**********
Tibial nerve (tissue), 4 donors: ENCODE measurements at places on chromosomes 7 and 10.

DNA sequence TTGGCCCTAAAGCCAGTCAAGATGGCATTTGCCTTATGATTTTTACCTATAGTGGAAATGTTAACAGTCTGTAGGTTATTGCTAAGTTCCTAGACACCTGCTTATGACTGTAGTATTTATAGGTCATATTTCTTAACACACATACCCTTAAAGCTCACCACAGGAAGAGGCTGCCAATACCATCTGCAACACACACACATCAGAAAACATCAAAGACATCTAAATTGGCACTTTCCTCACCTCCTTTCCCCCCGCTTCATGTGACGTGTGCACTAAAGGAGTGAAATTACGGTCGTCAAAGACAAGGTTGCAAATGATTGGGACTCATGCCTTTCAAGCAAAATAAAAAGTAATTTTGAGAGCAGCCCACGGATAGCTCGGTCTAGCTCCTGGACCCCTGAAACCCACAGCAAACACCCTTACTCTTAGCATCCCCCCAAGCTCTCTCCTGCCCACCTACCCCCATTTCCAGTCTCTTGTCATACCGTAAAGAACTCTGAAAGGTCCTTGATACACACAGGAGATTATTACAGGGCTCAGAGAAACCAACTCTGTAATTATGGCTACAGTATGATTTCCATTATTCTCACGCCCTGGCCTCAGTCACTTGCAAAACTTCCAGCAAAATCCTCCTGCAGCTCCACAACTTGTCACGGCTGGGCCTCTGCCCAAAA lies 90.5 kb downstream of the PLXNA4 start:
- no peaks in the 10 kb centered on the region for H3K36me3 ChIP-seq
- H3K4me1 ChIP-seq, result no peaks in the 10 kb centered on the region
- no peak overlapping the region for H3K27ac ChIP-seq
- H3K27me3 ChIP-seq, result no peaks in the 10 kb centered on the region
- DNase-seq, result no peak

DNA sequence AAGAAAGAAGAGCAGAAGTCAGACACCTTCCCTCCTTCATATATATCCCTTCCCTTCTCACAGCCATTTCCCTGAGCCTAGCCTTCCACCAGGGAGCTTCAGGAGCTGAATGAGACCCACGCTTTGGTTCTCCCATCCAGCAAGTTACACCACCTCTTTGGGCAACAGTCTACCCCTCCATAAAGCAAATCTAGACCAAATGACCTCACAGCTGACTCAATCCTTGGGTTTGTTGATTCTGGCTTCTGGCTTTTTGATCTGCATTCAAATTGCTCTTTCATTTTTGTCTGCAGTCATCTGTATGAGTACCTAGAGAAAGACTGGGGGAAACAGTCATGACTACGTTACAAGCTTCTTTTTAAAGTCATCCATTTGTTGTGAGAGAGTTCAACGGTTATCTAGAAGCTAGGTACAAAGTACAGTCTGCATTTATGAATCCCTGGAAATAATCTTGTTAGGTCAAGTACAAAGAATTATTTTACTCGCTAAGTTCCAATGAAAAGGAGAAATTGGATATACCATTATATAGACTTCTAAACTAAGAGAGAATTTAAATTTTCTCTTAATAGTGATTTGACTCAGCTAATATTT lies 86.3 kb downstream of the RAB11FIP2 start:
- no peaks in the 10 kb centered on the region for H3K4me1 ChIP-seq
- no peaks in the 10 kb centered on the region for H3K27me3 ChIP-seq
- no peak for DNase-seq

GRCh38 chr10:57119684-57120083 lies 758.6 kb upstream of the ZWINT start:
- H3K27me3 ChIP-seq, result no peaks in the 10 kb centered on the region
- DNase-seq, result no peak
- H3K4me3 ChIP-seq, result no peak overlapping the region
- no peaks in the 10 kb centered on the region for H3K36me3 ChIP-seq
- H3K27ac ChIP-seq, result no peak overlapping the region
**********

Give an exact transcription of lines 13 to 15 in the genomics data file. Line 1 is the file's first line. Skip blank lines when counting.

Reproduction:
- H3K27me3 ChIP-seq, result no peaks in the 10 kb centered on the region
- DNase-seq, result no peak
- H3K4me3 ChIP-seq, result no peak overlapping the region